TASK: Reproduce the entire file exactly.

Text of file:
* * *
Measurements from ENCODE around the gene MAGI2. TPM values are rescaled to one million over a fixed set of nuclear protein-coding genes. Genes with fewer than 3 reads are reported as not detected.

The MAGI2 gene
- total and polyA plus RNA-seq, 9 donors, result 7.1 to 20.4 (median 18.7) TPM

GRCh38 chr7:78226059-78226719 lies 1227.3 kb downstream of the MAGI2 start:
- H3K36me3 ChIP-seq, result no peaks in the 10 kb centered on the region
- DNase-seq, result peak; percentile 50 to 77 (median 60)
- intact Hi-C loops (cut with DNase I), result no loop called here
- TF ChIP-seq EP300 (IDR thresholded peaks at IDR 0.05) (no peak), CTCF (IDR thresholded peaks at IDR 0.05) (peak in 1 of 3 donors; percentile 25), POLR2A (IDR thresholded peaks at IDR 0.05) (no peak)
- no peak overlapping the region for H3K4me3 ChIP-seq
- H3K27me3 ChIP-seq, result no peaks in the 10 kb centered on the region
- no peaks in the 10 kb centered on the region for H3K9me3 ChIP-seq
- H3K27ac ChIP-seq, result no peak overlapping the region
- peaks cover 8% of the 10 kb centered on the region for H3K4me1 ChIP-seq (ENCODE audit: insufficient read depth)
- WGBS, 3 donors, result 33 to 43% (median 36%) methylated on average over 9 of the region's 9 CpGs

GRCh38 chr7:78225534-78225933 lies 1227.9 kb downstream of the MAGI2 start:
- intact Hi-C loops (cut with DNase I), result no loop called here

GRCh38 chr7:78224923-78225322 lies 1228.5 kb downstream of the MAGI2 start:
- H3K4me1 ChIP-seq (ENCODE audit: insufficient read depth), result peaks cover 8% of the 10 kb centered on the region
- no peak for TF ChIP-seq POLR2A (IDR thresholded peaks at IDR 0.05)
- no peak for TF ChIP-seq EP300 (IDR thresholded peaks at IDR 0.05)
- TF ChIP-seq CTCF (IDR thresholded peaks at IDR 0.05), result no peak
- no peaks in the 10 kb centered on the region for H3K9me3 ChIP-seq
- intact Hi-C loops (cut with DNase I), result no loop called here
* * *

Measurements from ENCODE around the gene MAGI2. TPM values are rescaled to one million over a fixed set of nuclear protein-coding genes. Genes with fewer than 3 reads are reported as not detected.

The MAGI2 gene
- total and polyA plus RNA-seq, 9 donors, result 7.1 to 20.4 (median 18.7) TPM

GRCh38 chr7:78226059-78226719 lies 1227.3 kb downstream of the MAGI2 start:
- H3K36me3 ChIP-seq, result no peaks in the 10 kb centered on the region
- DNase-seq, result peak; percentile 50 to 77 (median 60)
- intact Hi-C loops (cut with DNase I), result no loop called here
- TF ChIP-seq EP300 (IDR thresholded peaks at IDR 0.05) (no peak), CTCF (IDR thresholded peaks at IDR 0.05) (peak in 1 of 3 donors; percentile 25), POLR2A (IDR thresholded peaks at IDR 0.05) (no peak)
- no peak overlapping the region for H3K4me3 ChIP-seq
- H3K27me3 ChIP-seq, result no peaks in the 10 kb centered on the region
- no peaks in the 10 kb centered on the region for H3K9me3 ChIP-seq
- H3K27ac ChIP-seq, result no peak overlapping the region
- peaks cover 8% of the 10 kb centered on the region for H3K4me1 ChIP-seq (ENCODE audit: insufficient read depth)
- WGBS, 3 donors, result 33 to 43% (median 36%) methylated on average over 9 of the region's 9 CpGs

GRCh38 chr7:78225534-78225933 lies 1227.9 kb downstream of the MAGI2 start:
- intact Hi-C loops (cut with DNase I), result no loop called here

GRCh38 chr7:78224923-78225322 lies 1228.5 kb downstream of the MAGI2 start:
- H3K4me1 ChIP-seq (ENCODE audit: insufficient read depth), result peaks cover 8% of the 10 kb centered on the region
- no peak for TF ChIP-seq POLR2A (IDR thresholded peaks at IDR 0.05)
- no peak for TF ChIP-seq EP300 (IDR thresholded peaks at IDR 0.05)
- TF ChIP-seq CTCF (IDR thresholded peaks at IDR 0.05), result no peak
- no peaks in the 10 kb centered on the region for H3K9me3 ChIP-seq
- intact Hi-C loops (cut with DNase I), result no loop called here